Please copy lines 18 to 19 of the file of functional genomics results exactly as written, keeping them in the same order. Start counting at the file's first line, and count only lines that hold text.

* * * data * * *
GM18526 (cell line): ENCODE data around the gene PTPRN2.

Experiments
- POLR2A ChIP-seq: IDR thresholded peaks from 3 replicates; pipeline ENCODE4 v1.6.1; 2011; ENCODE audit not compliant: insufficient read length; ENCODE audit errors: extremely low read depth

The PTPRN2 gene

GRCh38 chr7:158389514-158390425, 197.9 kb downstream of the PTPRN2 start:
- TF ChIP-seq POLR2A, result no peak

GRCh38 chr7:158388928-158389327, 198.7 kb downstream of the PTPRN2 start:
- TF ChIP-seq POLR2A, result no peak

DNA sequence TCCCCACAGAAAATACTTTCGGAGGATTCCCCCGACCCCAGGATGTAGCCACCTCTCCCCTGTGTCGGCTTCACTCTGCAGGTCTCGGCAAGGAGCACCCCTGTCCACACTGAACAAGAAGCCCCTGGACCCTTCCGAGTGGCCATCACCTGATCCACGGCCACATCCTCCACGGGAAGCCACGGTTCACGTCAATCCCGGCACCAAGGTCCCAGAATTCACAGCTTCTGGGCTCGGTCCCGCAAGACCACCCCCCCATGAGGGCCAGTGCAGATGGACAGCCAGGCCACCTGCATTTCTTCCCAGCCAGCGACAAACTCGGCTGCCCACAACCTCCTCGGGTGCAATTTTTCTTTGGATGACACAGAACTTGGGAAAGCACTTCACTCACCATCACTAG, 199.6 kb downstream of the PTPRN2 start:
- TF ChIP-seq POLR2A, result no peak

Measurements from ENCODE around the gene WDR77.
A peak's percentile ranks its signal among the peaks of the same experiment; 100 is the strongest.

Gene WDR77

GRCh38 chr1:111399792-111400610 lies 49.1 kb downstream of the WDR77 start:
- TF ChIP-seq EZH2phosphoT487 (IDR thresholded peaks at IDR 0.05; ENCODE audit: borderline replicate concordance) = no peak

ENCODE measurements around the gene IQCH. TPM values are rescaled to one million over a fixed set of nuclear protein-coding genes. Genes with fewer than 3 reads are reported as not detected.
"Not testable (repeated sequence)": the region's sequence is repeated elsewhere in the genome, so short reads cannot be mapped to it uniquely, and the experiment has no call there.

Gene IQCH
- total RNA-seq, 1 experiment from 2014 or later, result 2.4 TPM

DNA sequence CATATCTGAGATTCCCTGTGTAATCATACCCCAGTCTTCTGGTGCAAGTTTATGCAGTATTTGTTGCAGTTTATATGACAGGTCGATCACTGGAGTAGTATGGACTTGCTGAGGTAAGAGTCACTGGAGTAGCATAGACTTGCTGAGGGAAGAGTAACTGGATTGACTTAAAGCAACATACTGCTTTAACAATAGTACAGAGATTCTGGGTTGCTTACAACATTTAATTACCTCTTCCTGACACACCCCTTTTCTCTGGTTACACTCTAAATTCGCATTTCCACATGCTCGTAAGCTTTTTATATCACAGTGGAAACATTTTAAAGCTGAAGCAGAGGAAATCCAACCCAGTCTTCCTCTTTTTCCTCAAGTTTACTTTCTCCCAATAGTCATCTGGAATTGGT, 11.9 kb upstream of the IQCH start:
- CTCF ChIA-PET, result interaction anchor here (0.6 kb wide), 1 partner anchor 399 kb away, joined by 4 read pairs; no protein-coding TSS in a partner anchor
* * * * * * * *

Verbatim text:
Gene IQCH
- total RNA-seq, 1 experiment from 2014 or later, result 2.4 TPM